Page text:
Preparing the Cottage or Cabin for Winter
Cooler nighttime temperatures, the changing colors of the trees and shrubs all indicate that the seasons are changing and summer will soon be gone. While fall brings with it so much beauty it also brings a number of tasks to get ready for the winter to follow.
We at Mid-America Inspection Services want to remind you of the tasks that need to be done to protect your cottage or cabin from harm during the winter:
- If you have a wood-burning fireplace, start with the chimney flues. Make sure that they're sealed for the winter to help keep out unwanted pests. Making certain that all the embers are actually out, clean out all the ashes. This will ease starting the first fire of the new season.
- Walk around the property looking for any potential openings in the fascia, soffit, doors, windows and frames and window wells or crawlspace vents all of which provide easier access for a myriad of small critters that might want shelter during the winter.
- While outside closely examine the roof covering for any damage or missing shingles and look carefully at all the flashings around the roofs protrusions such as chimneys and plumbing stacks. Caulking any damaged areas will provide temporary protection against leaks but damage flashings should always be replaced at the earliest opportunity to help reduce chances of water entering and causing damage.
- Check your manufacturers recommendations for storing any of your recreational equipment and tools such as lawnmowers and weed eaters. Many will recommend draining fuel from these items, but some may recommend a fuel additive to help keep the fuel from aging.
- Storing your yard furniture inside if it all practical can greatly reduce wear and the potential for damage. It's a great chance also to check out the condition of any wooden furniture to see if it might need repairs or having painted or sealed. If you have a propane gas barbecue grill, you may want to consider leaving the propane tank outside as a safety measure.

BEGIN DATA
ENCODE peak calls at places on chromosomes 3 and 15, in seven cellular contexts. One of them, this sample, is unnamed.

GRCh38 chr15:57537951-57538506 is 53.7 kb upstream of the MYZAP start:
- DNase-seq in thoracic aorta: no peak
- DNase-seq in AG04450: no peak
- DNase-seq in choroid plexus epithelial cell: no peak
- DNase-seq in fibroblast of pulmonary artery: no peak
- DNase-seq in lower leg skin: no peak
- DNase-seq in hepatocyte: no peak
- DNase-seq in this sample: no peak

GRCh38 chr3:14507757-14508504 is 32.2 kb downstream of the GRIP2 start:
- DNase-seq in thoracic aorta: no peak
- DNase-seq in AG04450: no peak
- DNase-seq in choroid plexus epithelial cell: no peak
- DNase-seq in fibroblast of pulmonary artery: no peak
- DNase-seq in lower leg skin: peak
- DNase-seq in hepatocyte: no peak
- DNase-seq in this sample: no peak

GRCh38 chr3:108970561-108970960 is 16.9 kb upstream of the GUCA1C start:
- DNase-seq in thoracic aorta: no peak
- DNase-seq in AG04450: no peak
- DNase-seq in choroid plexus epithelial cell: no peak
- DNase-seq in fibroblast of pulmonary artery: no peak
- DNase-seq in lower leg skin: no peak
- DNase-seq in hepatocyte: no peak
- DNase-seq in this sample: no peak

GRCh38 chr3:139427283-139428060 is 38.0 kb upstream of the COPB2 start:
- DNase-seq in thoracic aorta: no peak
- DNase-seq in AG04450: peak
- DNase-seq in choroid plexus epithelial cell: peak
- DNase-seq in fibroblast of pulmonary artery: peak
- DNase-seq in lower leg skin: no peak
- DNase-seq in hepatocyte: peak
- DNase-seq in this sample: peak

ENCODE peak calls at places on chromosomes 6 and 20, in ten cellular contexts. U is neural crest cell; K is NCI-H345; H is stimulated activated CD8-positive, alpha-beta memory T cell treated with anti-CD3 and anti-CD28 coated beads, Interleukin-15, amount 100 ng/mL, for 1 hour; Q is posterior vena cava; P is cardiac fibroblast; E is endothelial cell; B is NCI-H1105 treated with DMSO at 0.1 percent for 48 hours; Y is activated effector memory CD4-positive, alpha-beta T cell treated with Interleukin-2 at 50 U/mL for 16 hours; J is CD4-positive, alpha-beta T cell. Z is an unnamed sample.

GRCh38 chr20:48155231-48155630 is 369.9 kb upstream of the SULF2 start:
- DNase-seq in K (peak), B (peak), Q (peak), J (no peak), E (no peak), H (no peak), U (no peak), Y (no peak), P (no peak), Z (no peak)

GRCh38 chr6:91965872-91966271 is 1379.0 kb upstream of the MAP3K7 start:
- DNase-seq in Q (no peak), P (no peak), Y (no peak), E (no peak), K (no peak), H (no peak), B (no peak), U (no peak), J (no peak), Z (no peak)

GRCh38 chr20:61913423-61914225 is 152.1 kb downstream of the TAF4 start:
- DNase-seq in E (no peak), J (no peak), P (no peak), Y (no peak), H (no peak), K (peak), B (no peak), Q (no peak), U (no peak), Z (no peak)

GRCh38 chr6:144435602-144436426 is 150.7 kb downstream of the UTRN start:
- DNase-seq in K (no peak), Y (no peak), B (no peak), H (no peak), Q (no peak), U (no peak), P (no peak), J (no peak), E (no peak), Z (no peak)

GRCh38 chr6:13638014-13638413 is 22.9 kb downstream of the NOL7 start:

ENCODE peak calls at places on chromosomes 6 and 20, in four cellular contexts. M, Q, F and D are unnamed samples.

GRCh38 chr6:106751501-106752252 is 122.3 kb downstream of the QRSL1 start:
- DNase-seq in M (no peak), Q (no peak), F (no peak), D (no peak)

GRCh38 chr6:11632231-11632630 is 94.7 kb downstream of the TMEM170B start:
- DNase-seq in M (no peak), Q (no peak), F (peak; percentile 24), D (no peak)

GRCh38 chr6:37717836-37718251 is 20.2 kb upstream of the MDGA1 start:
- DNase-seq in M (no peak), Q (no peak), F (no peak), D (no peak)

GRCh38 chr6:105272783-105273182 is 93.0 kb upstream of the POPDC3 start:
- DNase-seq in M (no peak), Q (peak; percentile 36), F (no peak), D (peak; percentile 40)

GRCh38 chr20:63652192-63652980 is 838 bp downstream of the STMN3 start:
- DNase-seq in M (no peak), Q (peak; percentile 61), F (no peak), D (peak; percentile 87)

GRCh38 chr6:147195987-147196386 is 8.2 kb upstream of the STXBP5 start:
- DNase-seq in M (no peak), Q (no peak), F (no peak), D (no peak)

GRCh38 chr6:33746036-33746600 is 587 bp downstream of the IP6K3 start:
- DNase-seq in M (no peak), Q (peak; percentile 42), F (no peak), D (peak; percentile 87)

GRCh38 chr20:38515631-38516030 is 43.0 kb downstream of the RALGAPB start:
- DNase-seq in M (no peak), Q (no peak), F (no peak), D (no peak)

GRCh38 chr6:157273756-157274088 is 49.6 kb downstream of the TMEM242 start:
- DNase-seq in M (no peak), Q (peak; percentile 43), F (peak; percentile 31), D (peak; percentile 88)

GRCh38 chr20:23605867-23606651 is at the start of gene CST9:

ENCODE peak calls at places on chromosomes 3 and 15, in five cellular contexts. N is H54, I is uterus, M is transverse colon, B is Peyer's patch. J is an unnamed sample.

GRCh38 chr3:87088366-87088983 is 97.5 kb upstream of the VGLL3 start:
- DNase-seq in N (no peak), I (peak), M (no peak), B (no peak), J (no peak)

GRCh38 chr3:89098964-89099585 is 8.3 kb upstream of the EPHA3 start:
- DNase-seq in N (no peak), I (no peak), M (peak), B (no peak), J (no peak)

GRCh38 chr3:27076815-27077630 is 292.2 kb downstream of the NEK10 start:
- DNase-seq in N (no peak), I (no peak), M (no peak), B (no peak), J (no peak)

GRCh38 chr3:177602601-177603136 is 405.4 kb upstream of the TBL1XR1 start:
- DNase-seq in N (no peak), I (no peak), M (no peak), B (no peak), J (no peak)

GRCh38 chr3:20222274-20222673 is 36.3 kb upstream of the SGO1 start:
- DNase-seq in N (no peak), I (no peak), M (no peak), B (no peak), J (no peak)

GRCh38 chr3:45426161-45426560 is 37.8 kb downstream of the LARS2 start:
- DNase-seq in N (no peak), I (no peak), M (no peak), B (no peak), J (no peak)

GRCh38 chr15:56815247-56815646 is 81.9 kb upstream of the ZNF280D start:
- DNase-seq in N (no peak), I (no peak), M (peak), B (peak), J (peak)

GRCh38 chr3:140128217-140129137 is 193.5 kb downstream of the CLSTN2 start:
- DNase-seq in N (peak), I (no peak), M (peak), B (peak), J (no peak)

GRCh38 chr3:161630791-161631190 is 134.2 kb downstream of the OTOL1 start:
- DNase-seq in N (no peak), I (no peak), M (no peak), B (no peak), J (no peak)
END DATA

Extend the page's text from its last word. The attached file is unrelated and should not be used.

- Valuable items are probably best not left at your cabin or cottage. Those that are should be concealed if at all practical. Make sure your door locks are all functional. Check window latches for both security and weather tightness and have any that might be damaged or inoperable replaced.
- If there's a local neighborhood watch you should probably notify them of when the cabin or cottage will be on occupied. It is probably also advisable to notify local law enforcement agency serving that area.
- If you're on a private water supply system, shut off the well pump turn off the power or gas to your water heater and drain down the water heater and plumbing system. Flush the toilets and add the proper type antifreeze to the bowls and tanks and all the traps at sinks and tubs and showers. This will flush out the water and retain the seal in the trap against sewer gases. If this is your first experience with winterizing your cabin or cottage, we strongly recommend you consider having a professional do it and watching what is required. It may be simple enough that in the future you want to do it yourself but if you discover it is more complicated, it's probably better to have it done each season for you.
- In colder climates you may be surprised to find that a good many beverages and household products will freeze and burst if left in the cabin. We can tell you from personal experience that beer and wine will freeze if it's cold enough and cleanup is seldom fun.
- A final step is having all the utilities that you don't wish to pave for over the off-season shut off. We, at MAIS, really recommend unplugging all the appliances, turning off all the lights and making sure the main circuit breaker is in the off position. This can help reduce the chance of an electrical fire when no one is around.
Following these few suggestions not only will give you peace of mind over the winter it will also make opening up the cabin or cottage come spring so much less stressful. Remember, we have the cabin to relax, not to stress over.
Mid America Inspection Service, MAIS, hopes these reminder will help you get ready for winter and we will see you in the spring.